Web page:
Fitness Lessons You Can Learn From Inspirational Women Athletes

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Fitness Lessons You Can Learn From Inspirational Women Athletes

“What I’ve come to realize is there’s collateral damage with pushing your limits. At a certain point, it’s not going to be smooth sailing and you’re going to break. You’re going to face challenges in the form of physical and mental setbacks,” Boone says. “Part of being an athlete and trying to find those new boundaries is to constantly better yourself and challenge yourself, and sometimes you’re going to get knocked down. That’s whether you’re a top athlete or someone trying to run your first 5k. We all go through it.”

4. Pursue What You — Not Others — Love

Just because everyone else is spinning and doing yoga doesn’t mean you have to spin and do yoga. Meghan Markle, actress on Suits, humanitarian, and founder of lifestyle site TheTig.com, made it a point to be different and “draw her own box” growing up. And you can too, both in life and when it comes to fitness.

Meghan Markle

Meghan Markle

“Whatever self-identification things we grapple with, insecurities … draw your own box and be exactly who you are,” Markle says. “Don’t feel like you need to conform to anything.”

If your version of happiness is swimming, do it. If it’s pogo-sticking, hop to it. Draw your own path.

5. Own Your Accomplishments

When you are successful, don’t be afraid to share it. Did you lose 10 pounds or finish running a mile for the first time? Own it. Don’t let anything hold you back from being proud of reaching your goals (no matter how small they might be).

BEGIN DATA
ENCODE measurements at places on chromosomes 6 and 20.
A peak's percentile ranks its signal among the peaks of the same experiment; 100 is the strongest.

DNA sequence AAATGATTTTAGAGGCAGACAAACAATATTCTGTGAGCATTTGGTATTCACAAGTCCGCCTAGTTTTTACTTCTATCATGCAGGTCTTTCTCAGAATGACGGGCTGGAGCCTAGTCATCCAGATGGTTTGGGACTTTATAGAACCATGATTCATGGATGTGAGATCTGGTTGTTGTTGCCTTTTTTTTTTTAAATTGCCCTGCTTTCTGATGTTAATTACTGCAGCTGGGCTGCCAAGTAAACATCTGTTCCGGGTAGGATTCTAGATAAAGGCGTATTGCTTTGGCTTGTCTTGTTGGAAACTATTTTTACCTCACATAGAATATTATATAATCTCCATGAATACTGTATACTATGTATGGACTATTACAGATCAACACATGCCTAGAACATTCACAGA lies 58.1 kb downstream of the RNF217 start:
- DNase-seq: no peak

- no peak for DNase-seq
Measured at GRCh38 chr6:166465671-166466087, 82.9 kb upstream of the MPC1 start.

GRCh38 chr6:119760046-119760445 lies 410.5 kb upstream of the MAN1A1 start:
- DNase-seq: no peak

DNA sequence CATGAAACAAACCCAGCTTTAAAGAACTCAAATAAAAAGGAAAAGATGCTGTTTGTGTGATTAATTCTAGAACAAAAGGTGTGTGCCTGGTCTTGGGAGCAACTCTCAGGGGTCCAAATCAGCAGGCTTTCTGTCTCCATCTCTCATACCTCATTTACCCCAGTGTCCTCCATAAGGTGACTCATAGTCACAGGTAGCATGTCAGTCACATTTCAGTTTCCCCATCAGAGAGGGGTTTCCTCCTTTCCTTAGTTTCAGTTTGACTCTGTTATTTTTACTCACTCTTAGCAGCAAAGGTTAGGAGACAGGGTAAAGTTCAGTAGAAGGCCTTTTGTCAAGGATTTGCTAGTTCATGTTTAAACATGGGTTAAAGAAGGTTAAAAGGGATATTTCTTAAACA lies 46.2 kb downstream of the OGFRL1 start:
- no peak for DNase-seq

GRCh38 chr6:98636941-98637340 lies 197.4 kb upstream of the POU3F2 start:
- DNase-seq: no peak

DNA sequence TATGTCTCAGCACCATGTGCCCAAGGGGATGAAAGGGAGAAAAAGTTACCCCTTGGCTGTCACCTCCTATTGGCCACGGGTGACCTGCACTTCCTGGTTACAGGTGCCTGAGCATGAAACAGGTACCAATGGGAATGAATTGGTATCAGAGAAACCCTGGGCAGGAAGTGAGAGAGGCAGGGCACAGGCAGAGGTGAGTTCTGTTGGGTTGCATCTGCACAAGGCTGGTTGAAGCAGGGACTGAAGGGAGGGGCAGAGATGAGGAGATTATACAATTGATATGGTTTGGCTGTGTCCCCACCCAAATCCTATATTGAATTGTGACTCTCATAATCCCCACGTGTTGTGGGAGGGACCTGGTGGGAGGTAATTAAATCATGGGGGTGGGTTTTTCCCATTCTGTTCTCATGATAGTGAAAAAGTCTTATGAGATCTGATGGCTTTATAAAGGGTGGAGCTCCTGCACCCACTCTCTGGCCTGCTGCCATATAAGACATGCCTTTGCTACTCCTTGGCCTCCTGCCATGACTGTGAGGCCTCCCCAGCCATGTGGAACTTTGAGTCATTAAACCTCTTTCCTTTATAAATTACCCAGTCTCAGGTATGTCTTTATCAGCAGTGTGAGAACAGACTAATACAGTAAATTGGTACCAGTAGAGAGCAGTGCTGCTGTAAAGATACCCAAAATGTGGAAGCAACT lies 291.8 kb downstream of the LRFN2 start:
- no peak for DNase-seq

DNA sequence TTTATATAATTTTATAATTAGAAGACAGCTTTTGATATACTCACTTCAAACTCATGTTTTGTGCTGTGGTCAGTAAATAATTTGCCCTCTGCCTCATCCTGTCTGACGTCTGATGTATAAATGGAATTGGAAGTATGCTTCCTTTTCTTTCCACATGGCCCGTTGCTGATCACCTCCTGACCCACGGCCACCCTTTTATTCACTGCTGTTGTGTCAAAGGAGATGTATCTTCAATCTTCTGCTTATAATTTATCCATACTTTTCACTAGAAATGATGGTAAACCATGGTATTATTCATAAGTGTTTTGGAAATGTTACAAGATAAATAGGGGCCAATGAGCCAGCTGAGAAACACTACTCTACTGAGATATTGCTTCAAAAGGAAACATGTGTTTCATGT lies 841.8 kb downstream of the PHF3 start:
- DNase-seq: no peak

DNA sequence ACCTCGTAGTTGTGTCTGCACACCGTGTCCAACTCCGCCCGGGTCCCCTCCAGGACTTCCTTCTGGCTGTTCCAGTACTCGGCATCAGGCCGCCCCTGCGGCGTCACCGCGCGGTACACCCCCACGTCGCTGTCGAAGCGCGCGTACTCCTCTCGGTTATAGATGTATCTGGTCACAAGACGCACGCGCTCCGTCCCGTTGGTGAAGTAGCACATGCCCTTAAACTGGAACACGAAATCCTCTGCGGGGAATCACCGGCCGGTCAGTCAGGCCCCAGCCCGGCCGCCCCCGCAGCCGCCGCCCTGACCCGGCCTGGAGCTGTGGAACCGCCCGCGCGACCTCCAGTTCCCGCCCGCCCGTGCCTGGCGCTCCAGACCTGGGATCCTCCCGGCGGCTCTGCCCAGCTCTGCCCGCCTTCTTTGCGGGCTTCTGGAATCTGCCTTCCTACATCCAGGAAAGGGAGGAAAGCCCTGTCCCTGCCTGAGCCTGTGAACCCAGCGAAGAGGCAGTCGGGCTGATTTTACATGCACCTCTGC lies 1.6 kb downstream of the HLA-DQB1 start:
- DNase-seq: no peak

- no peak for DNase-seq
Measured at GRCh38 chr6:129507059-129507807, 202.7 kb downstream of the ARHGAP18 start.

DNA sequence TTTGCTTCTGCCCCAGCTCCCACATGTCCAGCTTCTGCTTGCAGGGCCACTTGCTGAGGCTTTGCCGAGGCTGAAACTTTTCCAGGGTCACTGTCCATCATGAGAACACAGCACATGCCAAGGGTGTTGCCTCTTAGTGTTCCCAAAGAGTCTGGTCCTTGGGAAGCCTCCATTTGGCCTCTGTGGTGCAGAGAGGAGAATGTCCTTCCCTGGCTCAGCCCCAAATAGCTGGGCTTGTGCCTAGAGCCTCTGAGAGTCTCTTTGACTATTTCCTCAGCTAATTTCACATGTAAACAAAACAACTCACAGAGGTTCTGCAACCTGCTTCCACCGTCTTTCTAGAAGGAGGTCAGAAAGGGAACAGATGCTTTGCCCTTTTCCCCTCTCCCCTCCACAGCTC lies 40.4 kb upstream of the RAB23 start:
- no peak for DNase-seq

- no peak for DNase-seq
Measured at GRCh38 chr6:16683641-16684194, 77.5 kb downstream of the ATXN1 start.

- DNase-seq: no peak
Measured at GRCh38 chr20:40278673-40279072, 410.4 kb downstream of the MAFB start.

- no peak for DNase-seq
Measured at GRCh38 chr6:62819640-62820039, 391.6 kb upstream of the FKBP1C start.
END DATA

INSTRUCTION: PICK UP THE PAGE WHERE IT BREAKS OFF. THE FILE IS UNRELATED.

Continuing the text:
Jessica Mendoza

Jessica Mendoza

“I was always taught to be humble, but, literally, I have a gold medal. And when someone asks if I’m good, I’m like ‘Yeah, I’m so-so.’ Then my guy friends aren’t even good, and they’re like ‘Yeah! I’m good!'” says Jessica Mendoza, Olympic gold medalist and the first-ever female MLB analyst to work a post-season game. “I’m not trying to say it’s the exact [gender] stereotype, but I still feel that today we’re hindered sometimes by the boxes society puts us in.”

6. Don’t Be Afraid to Challenge Yourself

Yes, trying something new can be scary — especially when you’re not sure whether you’re going to be able to do it or not. But once you do, you’ll accomplish more than you think.

“Every time I take a class I didn’t think I could do, it makes me a stronger leader, and it makes me overcome a challenge I’m going through at work or in my personal life,” Kadakia says. “Having challenges in your life open doors for you.”

Who knows — getting through that first mile could turn into winning an Ironman someday.

7. Ask for Help If You Need It

On those days you’re riding the struggle train, speak up: The people in your life will help you get through it. (And yes, it’s okay to bring up the not-so-fun things.)

“It’s easy to talk about your wins and the good stuff. It’s really hard to talk about when things aren’t,” Boone says. “I really wish more women would open up and speak about that. [But when you do], there’s outpouring support and people rally around you.”

Kadakia has the same outlook, saying she believes the people close to us are the “reason we make it or we break it.”

“At the end of the day, look around you — people will always be giving you thoughts and ideas, so make sure they’re pushing you toward where you want to go,” Kadakia says.

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